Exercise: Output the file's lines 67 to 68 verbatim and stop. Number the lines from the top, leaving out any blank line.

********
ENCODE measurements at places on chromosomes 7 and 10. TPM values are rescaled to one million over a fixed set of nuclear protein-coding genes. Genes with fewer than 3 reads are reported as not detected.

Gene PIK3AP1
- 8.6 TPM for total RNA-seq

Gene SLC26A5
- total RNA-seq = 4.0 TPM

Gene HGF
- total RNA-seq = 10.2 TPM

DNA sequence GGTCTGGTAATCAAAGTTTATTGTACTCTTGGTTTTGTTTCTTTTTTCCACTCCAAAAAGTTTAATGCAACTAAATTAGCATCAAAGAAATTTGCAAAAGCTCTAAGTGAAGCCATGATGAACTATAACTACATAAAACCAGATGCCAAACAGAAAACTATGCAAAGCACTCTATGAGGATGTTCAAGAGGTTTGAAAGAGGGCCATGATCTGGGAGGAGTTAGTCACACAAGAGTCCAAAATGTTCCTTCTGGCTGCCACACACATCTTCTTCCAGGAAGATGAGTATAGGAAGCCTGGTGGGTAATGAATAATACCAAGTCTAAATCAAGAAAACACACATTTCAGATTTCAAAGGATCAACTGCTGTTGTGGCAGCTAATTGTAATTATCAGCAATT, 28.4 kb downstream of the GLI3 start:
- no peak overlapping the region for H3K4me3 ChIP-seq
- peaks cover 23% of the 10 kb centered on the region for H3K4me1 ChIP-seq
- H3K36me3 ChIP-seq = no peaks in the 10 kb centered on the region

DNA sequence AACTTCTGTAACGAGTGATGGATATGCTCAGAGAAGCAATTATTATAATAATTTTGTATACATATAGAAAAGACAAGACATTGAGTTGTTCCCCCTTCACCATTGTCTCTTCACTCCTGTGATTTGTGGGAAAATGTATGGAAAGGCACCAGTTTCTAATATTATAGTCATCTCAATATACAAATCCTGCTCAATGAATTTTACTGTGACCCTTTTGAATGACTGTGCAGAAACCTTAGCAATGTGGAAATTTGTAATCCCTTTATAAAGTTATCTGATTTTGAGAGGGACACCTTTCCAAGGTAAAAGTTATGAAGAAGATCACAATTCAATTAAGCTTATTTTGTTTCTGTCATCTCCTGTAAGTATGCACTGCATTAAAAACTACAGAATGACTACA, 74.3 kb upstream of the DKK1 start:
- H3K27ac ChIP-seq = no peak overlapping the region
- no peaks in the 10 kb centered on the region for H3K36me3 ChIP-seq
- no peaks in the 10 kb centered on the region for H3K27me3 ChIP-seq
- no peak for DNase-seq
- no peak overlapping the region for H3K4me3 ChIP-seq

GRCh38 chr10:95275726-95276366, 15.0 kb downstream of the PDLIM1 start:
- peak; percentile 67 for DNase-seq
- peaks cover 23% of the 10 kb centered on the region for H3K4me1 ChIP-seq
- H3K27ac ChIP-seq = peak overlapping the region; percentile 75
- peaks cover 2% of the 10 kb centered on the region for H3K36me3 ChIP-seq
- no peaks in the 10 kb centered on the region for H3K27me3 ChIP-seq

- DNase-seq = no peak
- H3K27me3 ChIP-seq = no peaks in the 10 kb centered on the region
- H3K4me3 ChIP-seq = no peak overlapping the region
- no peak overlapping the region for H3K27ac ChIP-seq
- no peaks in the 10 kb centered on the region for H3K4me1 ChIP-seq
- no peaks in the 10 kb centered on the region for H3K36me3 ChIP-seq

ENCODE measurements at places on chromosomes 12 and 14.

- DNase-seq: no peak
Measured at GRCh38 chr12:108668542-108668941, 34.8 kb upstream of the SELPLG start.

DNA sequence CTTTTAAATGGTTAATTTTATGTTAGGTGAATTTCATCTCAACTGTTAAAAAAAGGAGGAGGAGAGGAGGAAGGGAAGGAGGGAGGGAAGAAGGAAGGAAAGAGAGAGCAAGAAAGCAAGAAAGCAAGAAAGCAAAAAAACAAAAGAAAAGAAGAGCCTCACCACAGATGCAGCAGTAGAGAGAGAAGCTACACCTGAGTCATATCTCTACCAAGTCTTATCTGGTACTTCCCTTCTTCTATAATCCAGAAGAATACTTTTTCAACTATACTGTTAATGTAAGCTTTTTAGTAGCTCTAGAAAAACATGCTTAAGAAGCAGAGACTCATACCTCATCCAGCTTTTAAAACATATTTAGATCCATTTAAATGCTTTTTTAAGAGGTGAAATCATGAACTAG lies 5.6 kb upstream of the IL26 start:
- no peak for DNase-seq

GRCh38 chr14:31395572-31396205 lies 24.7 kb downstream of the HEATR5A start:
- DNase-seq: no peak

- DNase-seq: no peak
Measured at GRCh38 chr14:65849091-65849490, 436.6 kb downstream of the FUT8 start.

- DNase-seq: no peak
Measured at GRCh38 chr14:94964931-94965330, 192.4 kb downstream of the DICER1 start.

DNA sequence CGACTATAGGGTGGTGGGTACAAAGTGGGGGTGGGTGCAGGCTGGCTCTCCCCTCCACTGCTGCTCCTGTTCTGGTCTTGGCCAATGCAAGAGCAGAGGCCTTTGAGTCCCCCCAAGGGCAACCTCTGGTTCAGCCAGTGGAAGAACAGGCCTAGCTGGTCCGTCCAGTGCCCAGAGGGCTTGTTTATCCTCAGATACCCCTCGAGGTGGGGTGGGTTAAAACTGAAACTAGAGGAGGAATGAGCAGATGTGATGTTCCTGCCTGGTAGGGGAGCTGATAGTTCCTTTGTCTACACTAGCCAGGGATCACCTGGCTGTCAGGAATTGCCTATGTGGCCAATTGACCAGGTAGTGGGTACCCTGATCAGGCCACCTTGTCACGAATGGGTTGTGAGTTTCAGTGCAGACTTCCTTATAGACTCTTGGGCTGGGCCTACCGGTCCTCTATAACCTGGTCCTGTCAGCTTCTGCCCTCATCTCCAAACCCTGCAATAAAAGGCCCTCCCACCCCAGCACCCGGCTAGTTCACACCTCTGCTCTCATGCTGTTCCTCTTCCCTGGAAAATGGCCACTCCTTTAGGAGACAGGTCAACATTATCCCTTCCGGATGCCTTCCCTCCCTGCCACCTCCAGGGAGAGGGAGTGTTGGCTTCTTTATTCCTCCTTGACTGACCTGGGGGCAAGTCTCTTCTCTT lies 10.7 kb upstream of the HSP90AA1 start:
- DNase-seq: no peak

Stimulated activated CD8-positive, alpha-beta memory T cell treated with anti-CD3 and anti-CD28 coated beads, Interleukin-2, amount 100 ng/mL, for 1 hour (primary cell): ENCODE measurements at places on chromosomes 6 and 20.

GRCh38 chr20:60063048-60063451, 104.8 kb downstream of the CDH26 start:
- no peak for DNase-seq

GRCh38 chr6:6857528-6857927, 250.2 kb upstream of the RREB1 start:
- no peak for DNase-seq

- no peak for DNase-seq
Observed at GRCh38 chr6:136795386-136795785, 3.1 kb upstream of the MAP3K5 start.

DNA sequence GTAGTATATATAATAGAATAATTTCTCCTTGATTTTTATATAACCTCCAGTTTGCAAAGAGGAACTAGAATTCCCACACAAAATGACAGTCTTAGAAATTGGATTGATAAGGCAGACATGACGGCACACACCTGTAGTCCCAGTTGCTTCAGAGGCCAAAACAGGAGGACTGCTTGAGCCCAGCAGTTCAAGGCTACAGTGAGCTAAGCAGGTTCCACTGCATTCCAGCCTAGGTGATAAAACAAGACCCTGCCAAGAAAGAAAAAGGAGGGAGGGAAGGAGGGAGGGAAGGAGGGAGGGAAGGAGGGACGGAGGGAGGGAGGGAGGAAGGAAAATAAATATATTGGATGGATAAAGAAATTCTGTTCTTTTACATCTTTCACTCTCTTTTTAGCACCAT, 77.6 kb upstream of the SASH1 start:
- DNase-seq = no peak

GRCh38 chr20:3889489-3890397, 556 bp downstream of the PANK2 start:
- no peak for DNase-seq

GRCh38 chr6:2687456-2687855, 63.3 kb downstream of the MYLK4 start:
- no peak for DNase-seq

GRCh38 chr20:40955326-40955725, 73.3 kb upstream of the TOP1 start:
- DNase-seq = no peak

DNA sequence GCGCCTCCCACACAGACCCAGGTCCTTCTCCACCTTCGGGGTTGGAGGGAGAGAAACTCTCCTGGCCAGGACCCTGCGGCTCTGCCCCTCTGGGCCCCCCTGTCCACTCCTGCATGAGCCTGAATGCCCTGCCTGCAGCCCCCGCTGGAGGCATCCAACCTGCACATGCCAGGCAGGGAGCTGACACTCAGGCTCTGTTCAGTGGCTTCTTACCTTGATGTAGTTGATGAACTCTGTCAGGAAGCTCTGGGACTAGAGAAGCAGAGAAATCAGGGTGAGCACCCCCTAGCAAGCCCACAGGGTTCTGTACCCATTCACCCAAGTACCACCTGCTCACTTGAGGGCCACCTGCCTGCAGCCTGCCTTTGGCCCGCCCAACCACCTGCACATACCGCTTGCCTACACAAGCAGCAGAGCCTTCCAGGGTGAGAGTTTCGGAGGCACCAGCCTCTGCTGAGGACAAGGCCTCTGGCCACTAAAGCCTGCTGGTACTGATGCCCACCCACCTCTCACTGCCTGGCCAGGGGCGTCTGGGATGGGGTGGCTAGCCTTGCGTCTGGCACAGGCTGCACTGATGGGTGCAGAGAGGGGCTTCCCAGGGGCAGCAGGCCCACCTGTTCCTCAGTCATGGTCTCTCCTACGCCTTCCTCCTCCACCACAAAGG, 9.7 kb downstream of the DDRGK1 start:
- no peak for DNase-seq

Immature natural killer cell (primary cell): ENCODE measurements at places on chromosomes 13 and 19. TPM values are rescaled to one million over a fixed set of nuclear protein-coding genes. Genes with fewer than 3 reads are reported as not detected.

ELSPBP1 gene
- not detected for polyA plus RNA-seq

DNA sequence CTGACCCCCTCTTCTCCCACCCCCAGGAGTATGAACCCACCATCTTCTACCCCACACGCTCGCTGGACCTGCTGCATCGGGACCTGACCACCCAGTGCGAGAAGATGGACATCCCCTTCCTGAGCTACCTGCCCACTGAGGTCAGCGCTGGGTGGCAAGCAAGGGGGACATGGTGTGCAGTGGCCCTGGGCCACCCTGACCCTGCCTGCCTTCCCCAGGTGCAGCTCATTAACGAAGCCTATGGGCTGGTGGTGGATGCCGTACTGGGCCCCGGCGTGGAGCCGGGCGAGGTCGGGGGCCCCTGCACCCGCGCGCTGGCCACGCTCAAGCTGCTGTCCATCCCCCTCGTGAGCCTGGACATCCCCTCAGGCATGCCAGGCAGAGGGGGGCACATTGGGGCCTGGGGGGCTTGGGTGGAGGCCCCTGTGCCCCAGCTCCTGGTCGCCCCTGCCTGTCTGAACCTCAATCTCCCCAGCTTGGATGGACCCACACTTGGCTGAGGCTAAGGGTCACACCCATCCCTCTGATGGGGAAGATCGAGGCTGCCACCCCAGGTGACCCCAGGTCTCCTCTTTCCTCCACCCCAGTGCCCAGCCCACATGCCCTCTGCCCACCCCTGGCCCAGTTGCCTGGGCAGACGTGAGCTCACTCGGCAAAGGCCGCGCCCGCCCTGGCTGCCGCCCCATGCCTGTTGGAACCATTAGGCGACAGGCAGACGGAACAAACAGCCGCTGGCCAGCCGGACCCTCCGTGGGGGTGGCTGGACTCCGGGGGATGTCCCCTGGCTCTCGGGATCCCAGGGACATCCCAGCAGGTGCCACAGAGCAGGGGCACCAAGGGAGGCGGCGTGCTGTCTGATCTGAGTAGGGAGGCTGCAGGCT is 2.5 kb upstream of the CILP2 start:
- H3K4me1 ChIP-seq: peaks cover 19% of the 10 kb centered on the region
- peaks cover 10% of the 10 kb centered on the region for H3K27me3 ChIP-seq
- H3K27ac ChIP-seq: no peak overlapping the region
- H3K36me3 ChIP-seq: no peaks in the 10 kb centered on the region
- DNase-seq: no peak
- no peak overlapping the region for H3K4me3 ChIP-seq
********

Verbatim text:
- H3K36me3 ChIP-seq: no peaks in the 10 kb centered on the region
- DNase-seq: no peak